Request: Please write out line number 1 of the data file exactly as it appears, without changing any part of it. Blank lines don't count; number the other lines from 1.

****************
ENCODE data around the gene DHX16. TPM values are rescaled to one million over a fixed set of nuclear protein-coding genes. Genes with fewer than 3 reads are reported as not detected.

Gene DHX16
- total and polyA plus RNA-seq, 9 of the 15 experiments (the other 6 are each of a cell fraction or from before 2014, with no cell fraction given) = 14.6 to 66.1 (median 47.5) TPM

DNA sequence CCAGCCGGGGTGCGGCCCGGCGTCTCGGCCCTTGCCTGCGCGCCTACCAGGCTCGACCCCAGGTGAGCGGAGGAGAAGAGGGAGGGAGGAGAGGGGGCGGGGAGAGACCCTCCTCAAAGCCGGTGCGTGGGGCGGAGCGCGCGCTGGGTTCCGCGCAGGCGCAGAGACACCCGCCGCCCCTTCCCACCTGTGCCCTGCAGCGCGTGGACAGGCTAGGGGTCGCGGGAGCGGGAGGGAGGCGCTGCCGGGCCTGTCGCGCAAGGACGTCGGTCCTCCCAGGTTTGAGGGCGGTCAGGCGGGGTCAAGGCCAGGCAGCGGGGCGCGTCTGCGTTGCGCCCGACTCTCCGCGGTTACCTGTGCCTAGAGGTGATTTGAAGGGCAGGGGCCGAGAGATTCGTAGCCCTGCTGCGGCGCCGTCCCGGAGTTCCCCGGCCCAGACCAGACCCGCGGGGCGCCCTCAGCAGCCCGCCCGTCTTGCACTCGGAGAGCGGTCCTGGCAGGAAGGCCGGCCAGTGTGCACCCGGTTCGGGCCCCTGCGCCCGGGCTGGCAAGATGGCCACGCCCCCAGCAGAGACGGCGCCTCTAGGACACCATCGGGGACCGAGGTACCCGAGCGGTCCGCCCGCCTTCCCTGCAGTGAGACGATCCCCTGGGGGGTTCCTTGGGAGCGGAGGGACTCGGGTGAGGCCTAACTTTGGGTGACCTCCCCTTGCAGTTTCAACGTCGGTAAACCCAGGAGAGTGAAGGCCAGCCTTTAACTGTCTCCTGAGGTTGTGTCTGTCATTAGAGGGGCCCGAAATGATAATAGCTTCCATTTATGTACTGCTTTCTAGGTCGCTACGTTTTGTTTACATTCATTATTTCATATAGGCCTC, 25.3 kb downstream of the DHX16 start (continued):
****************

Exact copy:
ENCODE data around the gene DHX16. TPM values are rescaled to one million over a fixed set of nuclear protein-coding genes. Genes with fewer than 3 reads are reported as not detected.